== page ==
Royal powers and prerogatives
A friend and relative asked whether the Royal family really still wielded political or societal power? I told him that in my view the short answer was yes. The long answer is that the monarch (whether present Queen or future King) can exercise considerable influence on the prime minister and other ministers, and that the future King Charles seems likely to wish to do so, having strongly held views on all sorts of fashionable topics and some pretty weird gurus feeding him their often misbegotten ideas, most recently causing HRH to advocate a “cure” for cancer involving, among other things, coffee enemas, the whole rÃ©gime pronounced by some orthodox practitioners as probably dangerous and certainly ineffectual. According to the great constitutional authority Walter Bagehot, the monarch has three essential powers and rights in relation to his or her ministers: to be consulted, to advise and to warn. Taken together, and if exercised with vigour, these rights can significantly influence (often by inhibiting) ministers’ behaviour and decisions.
The monarch, and indeed other senior royals in significant matters, usually act only on the ‘advice’ of elected ministers, advice which is in practice mandatory. There are also however some significant personal powers under the royal prerogative, not necessarily exercised on the advice of ministers: for example,
â€¢ whether to accept or reject a prime minister’s request for a dissolution of parliament and fresh elections: and
â€¢ which member of parliament to invite first to try to form a government (which could be highly significant in the event of a hung parliament, a very real possibility at the next general election and a dead cert every time if we ever changed the electoral system and went over to proportional representation, heaven forbid).
There is no consensus among constitutional authorities about the circumstances in which these powers can properly be exercised in disregard of ministerial advice, nor about which political or official figures the monarch should (or properly could) consult before deciding how to act, although there’s a school of thought that argues that the monarch should normally consult his or her own Principal Private Secretary (a courtier appointed by the monarch, not accountable to anyone else), the Secretary to the Cabinet (a senior civil servant owing his or her primary loyalty to the government of the day), and the prime minister’s Principal Private Secretary (ditto). None of these three has any particular responsibility to parliament or the public, although it’s a reasonable expectation that all three, in tendering advice on such vital matters, would seek to act in the national interest rather than in obedience to any narrow party or personal allegiance. But these can be highly subjective issues. Both these personal powers clearly ought to be transferred to some accountable public figure, such as the Speaker of the House of Commons, before some future monarch tries to exercise them in a way that could easily provoke a major constitutional crisis, one indeed that could bring down the monarchy. But no-one is prepared to grasp this nettle for fear of being badly stung (“Now Blair Tries To Grab Queen’s Powers” — Daily Mail; “Power to King Tony” — The Sun).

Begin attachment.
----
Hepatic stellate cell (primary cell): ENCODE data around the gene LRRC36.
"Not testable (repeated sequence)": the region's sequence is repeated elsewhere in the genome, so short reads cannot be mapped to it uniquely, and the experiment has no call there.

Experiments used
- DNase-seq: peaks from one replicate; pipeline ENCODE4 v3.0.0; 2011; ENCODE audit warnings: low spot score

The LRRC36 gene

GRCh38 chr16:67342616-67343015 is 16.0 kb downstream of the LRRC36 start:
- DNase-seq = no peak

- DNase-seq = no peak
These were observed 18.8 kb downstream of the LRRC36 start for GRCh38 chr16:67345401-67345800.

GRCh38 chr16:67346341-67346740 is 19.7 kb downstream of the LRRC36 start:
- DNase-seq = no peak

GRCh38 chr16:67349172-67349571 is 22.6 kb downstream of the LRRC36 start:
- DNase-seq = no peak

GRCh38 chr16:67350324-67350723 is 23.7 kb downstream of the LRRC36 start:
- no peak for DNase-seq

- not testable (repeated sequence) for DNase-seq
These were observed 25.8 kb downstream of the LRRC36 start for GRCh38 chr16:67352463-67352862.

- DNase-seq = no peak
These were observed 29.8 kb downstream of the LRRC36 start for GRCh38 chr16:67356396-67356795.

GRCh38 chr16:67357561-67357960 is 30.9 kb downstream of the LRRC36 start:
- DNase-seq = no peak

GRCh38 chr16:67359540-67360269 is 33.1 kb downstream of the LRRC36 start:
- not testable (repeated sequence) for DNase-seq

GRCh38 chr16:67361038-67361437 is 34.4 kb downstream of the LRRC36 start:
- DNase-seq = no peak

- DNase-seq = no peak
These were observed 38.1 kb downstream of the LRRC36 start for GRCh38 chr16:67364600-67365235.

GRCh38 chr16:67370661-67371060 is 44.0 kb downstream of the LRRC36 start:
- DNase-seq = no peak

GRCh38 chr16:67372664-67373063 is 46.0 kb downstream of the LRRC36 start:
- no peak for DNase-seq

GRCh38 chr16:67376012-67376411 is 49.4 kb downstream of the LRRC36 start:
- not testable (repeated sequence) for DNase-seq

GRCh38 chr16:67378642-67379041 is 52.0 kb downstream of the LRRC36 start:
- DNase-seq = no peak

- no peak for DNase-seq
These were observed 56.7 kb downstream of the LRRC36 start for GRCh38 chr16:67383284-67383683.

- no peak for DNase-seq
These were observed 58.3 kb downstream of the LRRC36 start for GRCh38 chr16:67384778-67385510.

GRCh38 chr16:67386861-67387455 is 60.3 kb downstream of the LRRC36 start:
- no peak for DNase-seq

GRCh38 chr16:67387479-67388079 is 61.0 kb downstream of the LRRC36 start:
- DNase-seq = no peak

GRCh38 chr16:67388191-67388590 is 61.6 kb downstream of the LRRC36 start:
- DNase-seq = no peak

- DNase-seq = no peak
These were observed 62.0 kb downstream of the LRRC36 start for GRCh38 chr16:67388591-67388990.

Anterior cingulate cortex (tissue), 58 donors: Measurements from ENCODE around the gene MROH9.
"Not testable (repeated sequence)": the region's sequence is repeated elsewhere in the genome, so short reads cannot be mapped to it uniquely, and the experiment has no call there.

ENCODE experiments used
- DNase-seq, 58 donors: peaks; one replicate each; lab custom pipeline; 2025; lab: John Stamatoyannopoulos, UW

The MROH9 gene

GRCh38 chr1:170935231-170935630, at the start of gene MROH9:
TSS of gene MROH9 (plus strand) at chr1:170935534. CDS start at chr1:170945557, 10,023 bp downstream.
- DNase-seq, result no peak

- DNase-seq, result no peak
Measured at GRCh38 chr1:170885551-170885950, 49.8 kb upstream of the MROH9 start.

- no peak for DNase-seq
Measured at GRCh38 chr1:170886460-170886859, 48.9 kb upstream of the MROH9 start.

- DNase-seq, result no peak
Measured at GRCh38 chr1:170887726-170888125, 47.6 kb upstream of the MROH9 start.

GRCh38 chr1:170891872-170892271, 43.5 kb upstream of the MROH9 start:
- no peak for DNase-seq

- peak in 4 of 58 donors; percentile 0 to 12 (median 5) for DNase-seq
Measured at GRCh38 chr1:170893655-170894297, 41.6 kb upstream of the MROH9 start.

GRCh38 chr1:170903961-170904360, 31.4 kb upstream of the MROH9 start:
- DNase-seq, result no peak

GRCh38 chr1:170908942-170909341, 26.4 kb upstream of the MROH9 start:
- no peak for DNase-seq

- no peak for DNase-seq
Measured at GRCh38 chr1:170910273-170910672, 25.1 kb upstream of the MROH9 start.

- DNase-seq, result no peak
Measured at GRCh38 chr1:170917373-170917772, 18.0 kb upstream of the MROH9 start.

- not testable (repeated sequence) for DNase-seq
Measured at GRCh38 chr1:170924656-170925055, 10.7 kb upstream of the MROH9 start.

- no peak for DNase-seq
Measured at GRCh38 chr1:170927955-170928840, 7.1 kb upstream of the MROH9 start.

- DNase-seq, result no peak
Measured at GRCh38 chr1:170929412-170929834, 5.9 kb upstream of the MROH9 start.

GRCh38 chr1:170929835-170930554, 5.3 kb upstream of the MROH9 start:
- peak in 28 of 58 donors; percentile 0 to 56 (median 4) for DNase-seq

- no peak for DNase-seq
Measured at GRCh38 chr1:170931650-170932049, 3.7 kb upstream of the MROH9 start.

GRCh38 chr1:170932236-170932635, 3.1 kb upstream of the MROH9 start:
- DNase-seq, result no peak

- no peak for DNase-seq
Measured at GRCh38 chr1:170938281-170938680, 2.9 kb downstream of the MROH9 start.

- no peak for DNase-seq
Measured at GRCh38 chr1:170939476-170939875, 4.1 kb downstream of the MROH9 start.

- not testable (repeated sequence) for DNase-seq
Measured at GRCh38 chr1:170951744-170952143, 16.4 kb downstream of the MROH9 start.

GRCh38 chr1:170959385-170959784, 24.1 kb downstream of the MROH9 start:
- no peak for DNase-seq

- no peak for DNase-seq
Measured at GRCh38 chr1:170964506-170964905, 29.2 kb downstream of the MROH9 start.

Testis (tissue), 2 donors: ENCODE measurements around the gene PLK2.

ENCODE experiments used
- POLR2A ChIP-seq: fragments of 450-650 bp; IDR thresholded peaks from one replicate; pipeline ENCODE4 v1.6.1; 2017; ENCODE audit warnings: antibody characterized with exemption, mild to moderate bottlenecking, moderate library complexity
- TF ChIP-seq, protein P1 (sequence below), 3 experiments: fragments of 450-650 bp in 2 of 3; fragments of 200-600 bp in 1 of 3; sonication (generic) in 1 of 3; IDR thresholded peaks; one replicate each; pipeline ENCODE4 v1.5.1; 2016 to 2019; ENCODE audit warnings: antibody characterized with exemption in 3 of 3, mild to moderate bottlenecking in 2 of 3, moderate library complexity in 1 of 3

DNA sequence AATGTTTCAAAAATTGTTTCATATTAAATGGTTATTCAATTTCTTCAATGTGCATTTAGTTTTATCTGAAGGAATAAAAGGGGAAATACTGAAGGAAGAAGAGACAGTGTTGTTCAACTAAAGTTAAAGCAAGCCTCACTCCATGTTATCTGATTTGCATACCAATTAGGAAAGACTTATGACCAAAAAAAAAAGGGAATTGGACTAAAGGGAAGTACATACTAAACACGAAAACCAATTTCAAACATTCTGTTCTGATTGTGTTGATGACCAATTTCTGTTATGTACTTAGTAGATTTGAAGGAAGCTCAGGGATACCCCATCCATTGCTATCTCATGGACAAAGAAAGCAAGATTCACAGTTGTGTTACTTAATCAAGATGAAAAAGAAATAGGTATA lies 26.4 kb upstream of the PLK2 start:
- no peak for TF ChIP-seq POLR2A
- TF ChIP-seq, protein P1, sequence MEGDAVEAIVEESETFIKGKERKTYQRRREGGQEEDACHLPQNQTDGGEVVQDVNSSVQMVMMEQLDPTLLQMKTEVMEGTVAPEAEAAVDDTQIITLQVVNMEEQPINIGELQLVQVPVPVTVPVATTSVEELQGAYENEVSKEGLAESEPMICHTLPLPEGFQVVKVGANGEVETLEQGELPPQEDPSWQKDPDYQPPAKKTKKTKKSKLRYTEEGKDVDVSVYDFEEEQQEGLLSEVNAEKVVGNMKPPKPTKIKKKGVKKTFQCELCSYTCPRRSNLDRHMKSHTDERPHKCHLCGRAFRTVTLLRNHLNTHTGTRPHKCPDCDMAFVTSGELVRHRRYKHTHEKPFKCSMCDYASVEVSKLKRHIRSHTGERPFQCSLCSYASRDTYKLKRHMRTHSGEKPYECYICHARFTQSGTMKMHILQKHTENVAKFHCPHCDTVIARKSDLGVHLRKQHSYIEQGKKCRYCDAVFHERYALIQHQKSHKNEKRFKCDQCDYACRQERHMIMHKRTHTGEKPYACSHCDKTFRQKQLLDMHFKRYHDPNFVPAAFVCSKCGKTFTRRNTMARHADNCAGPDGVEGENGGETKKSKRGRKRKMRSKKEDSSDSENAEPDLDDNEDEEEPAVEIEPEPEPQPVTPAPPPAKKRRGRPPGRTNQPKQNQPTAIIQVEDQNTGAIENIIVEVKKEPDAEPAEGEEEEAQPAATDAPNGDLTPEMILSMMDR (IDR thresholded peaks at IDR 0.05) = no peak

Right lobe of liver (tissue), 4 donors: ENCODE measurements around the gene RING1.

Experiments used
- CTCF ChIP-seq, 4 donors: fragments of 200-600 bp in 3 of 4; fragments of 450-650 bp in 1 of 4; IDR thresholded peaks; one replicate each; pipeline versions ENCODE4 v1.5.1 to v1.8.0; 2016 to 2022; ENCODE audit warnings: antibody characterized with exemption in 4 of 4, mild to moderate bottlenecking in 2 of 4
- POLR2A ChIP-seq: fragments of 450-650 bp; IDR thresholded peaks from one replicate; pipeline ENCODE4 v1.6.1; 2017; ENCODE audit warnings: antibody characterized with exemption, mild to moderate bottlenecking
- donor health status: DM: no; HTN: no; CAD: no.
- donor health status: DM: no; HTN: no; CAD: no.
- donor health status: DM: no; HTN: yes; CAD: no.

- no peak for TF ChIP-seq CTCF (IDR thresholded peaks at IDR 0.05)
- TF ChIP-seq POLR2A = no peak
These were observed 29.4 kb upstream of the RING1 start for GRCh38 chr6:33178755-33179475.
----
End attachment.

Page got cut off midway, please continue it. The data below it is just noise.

As I write the radio is playing a clip of the Prince of Wales pontificating about education in a way which is being interpreted as an attack on government education policy, an interpretation being hastily denied by the Prince’s spokesman.
And the royal family has considerable social influence in maintaining its old-fashioned life-style at the apex of Society (with a capital S) with the full panoply of bowing, curtseying, courtiers and others walking backwards in The Presence, the monarch announcing government policy at each opening of parliament as if he or she had formulated these policies him/herself, personally conferring honours and titles, presiding at surrealistically formal banquets, insisting on the wearing of imaginative costumes for different occasions (white tie and tails, black tie, morning dress, top hats for men, hats and gloves for women, you name it), travelling by air and train at enormous public expense to purely private activities (watching football matches in Japan, playing golf in Spain, and so forth). This constantly legitimises the perpetuation of a grandiose life-style for a small social class, a life-style wholly out of keeping with a 21st-century democracy, redolent of wealth, hereditary unearned privilege and gross inequality. The harm all this does to our society (small s) may not be quantifiable, but it is manifestly considerable.
Here endeth the subversive lesson.
London, 1 July 2004